To identify the genes targeted by CRNDE and explore the mechanism of action of CRNDE on CRC tumorigenesis, gene expression profiling was performed on CRNDE-depleted DLD1 cells and control cells. Many differentially expressed genes (>2-fold; <0.05 false discovery rate) were identified (GSE89985). KEGG pathway analysis indicated that Ras signaling pathway was the main pathway associated with the downregulation of CRNDE (Figure 6a). Notably, many pathways known to be associated with cancer, including the MAPK signaling pathway, were found to be deregulated in CRNDE-depleted DLD1 cells. The results showed that CRNDE affected the expression of a group of functional genes that has similar biological effects in cancer (Figure 6b). Twenty-one Ras signaling genes whose expressions were suppressed in the CRNDE-depleted cells were verified in the CRNDE-overexpressing CRC cells and control groups by real-time RT-PCR analysis. All genes showed expression trends that were consistent with the gene chip results (Figure 6c).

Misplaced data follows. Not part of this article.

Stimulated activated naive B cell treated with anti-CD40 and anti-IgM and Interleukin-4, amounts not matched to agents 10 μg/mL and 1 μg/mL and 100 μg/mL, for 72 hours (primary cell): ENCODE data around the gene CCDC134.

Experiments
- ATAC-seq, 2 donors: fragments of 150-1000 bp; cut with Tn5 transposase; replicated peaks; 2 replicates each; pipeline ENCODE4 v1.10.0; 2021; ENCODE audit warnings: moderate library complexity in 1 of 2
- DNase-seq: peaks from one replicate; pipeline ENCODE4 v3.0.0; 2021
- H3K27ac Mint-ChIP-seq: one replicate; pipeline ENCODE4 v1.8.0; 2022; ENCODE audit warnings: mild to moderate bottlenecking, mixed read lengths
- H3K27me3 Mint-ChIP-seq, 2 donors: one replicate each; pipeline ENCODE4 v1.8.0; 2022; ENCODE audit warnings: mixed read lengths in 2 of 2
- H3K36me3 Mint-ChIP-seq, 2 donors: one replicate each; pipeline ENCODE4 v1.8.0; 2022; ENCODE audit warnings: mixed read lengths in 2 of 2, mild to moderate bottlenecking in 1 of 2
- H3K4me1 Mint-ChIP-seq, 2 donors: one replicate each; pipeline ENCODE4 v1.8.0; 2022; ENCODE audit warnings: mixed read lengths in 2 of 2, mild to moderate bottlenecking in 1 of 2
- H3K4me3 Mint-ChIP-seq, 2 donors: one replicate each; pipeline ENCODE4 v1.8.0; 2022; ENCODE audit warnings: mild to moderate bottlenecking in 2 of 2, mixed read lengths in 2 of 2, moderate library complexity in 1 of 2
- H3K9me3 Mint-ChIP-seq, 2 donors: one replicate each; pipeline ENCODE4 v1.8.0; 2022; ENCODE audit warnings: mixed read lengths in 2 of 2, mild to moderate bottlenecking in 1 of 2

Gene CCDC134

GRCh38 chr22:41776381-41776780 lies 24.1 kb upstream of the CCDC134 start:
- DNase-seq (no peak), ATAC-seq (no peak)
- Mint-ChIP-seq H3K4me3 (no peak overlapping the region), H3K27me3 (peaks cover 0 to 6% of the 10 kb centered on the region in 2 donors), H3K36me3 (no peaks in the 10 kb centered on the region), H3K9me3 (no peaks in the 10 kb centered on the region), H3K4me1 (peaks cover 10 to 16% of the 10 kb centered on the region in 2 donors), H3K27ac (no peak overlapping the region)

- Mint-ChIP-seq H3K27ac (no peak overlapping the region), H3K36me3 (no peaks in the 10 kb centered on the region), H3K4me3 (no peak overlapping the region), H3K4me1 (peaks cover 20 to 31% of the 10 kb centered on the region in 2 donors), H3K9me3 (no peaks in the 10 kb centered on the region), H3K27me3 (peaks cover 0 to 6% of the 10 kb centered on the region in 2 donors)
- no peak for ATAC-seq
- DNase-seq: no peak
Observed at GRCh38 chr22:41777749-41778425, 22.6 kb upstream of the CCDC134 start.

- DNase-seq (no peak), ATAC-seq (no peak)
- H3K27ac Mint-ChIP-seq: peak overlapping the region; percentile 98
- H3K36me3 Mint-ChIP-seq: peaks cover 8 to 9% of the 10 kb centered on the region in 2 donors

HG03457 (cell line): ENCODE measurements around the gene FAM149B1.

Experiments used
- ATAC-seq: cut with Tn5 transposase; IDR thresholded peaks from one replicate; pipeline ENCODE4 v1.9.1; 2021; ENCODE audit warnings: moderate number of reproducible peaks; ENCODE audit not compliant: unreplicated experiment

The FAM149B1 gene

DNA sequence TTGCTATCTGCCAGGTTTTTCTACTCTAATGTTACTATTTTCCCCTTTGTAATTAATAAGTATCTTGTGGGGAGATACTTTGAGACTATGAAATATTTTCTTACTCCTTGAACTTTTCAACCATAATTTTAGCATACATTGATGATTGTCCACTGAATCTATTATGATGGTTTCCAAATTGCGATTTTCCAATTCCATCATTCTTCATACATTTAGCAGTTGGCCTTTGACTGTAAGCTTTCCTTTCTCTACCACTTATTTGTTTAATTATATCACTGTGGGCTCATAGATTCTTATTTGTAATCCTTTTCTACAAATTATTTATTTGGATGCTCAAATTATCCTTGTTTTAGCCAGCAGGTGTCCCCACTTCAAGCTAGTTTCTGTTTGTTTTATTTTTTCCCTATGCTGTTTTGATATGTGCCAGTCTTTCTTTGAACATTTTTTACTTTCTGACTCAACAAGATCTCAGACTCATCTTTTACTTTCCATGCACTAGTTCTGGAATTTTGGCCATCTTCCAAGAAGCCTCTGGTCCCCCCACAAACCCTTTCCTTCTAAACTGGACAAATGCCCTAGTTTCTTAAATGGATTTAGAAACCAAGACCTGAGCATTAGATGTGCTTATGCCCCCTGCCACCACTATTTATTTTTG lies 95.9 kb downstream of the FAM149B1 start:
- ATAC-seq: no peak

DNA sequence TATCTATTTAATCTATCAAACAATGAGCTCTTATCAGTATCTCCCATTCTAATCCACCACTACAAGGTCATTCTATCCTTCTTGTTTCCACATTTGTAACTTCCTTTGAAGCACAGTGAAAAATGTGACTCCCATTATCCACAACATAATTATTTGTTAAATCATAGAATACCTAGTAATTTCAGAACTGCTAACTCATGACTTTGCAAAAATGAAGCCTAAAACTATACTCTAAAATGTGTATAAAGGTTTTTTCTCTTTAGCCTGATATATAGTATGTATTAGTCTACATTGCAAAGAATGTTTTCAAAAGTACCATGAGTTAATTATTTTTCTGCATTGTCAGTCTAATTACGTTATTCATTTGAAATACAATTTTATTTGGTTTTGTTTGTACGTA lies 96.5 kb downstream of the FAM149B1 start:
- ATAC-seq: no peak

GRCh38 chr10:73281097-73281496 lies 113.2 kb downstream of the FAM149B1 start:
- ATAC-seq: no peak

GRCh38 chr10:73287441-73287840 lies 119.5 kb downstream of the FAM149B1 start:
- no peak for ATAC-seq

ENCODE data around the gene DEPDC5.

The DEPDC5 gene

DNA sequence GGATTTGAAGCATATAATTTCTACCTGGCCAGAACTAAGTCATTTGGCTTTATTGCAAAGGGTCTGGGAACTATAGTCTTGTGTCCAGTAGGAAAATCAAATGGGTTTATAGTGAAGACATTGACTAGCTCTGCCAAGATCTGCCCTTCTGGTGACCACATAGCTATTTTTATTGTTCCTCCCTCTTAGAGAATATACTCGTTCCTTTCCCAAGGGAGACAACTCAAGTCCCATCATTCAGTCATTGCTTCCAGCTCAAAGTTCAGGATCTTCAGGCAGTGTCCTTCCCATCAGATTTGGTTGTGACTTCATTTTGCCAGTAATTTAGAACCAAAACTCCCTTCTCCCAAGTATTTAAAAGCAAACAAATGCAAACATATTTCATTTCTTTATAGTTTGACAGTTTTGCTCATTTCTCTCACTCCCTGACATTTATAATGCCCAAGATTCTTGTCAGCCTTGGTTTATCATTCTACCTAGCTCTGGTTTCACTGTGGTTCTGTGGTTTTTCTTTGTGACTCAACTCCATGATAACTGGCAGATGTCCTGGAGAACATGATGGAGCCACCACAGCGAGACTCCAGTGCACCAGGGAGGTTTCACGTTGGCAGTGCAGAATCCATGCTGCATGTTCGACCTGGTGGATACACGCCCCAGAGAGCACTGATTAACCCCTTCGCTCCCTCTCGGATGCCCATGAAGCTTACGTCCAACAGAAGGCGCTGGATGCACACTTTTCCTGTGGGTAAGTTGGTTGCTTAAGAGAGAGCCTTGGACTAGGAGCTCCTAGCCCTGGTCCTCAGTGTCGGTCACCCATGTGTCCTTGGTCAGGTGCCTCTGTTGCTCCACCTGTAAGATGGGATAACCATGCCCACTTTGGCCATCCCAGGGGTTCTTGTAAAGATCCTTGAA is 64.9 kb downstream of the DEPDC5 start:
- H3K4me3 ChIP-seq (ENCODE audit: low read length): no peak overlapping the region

It is well known that lncRNAs are an important player in cancer biology, typically causing the aberrant expression of gene products that contribute to the progression of a number of human cancers.7, 20 A growing body of evidence has indicated that lncRNAs contribute to the progression of CRC. For example, lncRNA CCAL regulates CRC progression by activating the Wnt/β-catenin signaling pathway via the suppression of activator protein 2α. The overexpression of CCAL can be used as an indicator of poor survival and can predict the response to adjuvant chemotherapy in CRC patients.21 CRNDE is a lncRNA that was originally identified in CRC.11 However, the function and underlying mechanisms of CRNDE in influencing CRC progression are still largely unknown. In the present study, we studied a large cohort of CRC patients and determined that high-expression levels of CRNDE were significantly associated with aggressive stages and cancer-related deaths of CRC patients. This association was independent of other clinical covariates, indicating that CRNDE expression may be a useful prognostic biomarker to identify patients at a higher risk of CRC progression. While this manuscript was in preparation, Liu et al.16 used real-time RT-PCR to demonstrate that upregulation of CRNDE-h was significantly correlated with large tumor size, metastasis and poorer overall survival. This was consistent with our work presented here. Based on the findings of a previous study, which suggested that CRNDE-h is expressed at a higher level in the plasma of CRC patients than in that of healthy individuals, we suggest that CRNDE may have attractive clinical utility in the screening, diagnosis and prognostication for CRC.